By Walden Bello
I have been asked to speak on the crisis of American hegemony. In my book, Dilemmas of Domination, I identify three dimensions of this crisis. The first is the crisis of overextension, or the growing gap between imperial reach and imperial grasp, the most striking example of which is the US's being drawn into a quagmire in Iraq. This has led to an erosion of its strategic position globally and made the threat of the employment of US military force to discipline recalcitrant governments and forces throughout the world less credible than it was three years ago. Hugo Chavez' scintillating defiance of American power would not be possible without the Iraqi resistance's successfully pinning down US interventionist forces in a war without end. The second is the crisis of overproduction, overaccumulation, or overcapacity. This refers to the growing gap between the tremendous productive capacity of the global capitalist system and the limited global demand for the commodities produced by this system. The result has been, over time, drastically lowered growth rates in the central economies, stagnation, and a crisis of profitability. Efforts by global capital to regain profitability by more intensively exploiting labor in the North or moving out to take advantage of significantly lower wages elsewhere have merely exacerbated the crisis. On the one hand, neoliberal policies in the North and structural adjustment programs in the South have gutted global demand. On the other hand, the export of capital has created massive new industrial capacity in China and selected other countries. New productive capacity and stagnant if not declining global demand is the recipe for the exacerbation of the crisis of profitability.
One indicator of the deepening crisis of profitability is that competition has replaced cooperation as the dominant aspect of the relationship among global capitalist elites. >From the project of globalization that more or less united the global capitalist class during the Clinton era, we have entered, in the Bush period, into a period of intense national or regional capitalist competition. In so far as the Bush administration adheres to the globalist capitalist project, it is that of managed globalization, one that ensures that US corporate interests do not get hurt but become the main beneficiaries of the process. Protection for US corporate interests and free trade for the rest of the world- this is the operational dictum of Washington, one that is now on display in the US's adamant refusal to abide by the NAFTA ruling on Canadian softwood imports. Given this nationalist-protectionist posture on the part of Washington, it is not surprising that the WTO talks leading to the Sixth Ministerial in Hong Kong are in danger of collapse. The third dimension of the crisis that I identify is the crisis of legitimacy of US hegemony. This, I think, is as serious as the other two crises, since, as an admirer of Gramsci, I do think that legitimacy, more than force or the market, is the lynchpin of a system of social relations. One dimension of this crisis of legitimacy is the crisis of the multilateral system of global economic governance owing to the US' no longer wanting to act as a primus inter pares, or first among equals, in the WTO, World Bank, and the IMF, and its wishing to unilaterally pursue its interests through these mechanisms, thus seriously impairing their credibility, legitimacy, and functioning as global institutions. Another dimension of this crisis of legitimacy is the crisis of Lockean democracy, that model of democratic rule that the US has promoted as the system of self-rule both in the North and in the South. I would like to focus the rest of my talk on this dimension of the crisis of hegemony.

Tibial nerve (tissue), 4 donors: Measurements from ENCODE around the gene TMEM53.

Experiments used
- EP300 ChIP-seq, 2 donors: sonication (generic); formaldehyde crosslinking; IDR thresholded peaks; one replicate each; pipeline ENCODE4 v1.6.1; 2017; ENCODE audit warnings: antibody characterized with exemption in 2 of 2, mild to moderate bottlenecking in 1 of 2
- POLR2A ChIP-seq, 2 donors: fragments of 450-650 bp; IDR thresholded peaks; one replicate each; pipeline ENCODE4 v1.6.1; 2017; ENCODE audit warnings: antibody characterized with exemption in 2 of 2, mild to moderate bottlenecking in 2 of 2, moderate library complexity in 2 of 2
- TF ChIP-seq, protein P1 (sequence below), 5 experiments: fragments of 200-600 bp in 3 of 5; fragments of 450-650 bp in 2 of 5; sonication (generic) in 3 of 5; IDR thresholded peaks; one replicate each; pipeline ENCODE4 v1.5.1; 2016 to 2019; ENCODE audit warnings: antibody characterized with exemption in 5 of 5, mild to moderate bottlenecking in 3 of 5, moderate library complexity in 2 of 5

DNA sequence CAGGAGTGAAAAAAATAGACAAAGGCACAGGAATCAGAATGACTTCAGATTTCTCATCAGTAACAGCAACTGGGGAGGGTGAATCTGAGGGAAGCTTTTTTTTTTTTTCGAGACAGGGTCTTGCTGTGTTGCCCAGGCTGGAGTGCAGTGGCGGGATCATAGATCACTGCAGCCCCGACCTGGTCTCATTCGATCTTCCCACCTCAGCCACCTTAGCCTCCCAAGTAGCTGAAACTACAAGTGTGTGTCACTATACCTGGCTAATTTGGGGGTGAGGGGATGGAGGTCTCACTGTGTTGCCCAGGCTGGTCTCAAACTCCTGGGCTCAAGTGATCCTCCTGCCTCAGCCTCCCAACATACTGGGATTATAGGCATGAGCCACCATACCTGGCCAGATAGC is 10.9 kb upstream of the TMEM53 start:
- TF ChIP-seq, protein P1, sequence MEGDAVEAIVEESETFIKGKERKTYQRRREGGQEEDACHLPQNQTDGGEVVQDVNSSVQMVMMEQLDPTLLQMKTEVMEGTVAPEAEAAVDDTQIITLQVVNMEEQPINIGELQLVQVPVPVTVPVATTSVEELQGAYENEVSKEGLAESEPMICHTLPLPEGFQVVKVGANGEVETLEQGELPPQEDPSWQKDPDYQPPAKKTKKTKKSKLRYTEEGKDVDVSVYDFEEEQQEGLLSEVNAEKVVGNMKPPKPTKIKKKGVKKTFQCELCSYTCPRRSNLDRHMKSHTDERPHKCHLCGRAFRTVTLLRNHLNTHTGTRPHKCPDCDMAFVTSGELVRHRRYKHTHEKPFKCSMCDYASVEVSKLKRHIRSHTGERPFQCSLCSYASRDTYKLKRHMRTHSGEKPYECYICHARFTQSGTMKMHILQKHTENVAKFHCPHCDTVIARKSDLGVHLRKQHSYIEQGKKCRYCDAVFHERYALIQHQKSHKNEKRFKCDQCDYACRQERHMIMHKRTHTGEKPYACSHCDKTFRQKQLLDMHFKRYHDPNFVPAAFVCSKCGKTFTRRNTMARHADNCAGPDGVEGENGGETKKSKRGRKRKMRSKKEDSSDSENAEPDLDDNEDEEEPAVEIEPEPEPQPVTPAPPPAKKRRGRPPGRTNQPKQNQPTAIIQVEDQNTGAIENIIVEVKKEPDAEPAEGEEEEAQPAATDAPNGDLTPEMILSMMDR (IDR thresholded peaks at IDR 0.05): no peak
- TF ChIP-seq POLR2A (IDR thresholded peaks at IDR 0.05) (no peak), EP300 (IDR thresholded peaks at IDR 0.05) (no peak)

Lockean democracy is in crisis throughout the whole world today. This is ironic, given the fact that just over a decade ago, liberal democracy American-style was supposed to sweep everything before it. How different from the Fukuyaman end-of-history mood is the sense of crisis today, one that the thinker Richard Rorty captures quite well in his comment: "In the worst case scenario, historians will someday have to explain why the golden age of Western democracy, like the age of the Antonines, lasted only about two hundred years."(1)
I must confess that I know little about Canada, but I do follow some of the debate on the national security regime to realize that the paranoidal tightening of national security practices in the name of combating terrorism-including complicity in the rendition of one's citizens to another country, where they are likely to undergo torture, as in the Arar case--poses a serious threat to the term "liberal" in liberal democracy.
I know more about your lovely neighbor, the United States. There, the "democracy" in liberal democracy has long been put into question by the massive hijacking of elections by corporate financing that has corrupted both the Republican and Democratic parties and the systematic disenfranchisement of poor people symbolized by the Florida elections of 2000 and the Ohio elections of 2004.
There, corporate rule has reached its apogee with George W. Bush doing the bidding of US industry in torpedoing the Kyoto Protocol, awarding his vice president's corporate allies such as Halliburton with no-bid contracts, going to war for his oil cronies, and creating a free-market paradise for US corporations in Iraq.
There, the military establishment has become so unaccountable to its nominal civilian superiors that one cannot but agree with William Pfaff when he writes, "The United States is not yet eighteenth century Prussia, when the military owned the state, [but] the threat is more serious than most Americans realize."(2)
There, the "liberal" in liberal democracy has been subverted by a Patriot Act that eliminates many of the few barriers that had remained between the individual and total monitoring and control by Big Brother. The Patriot Act is best described by Harvard Professor Elaine Scarry as "a gigantic license to search and seize that violates the Fourth Amendment."(3)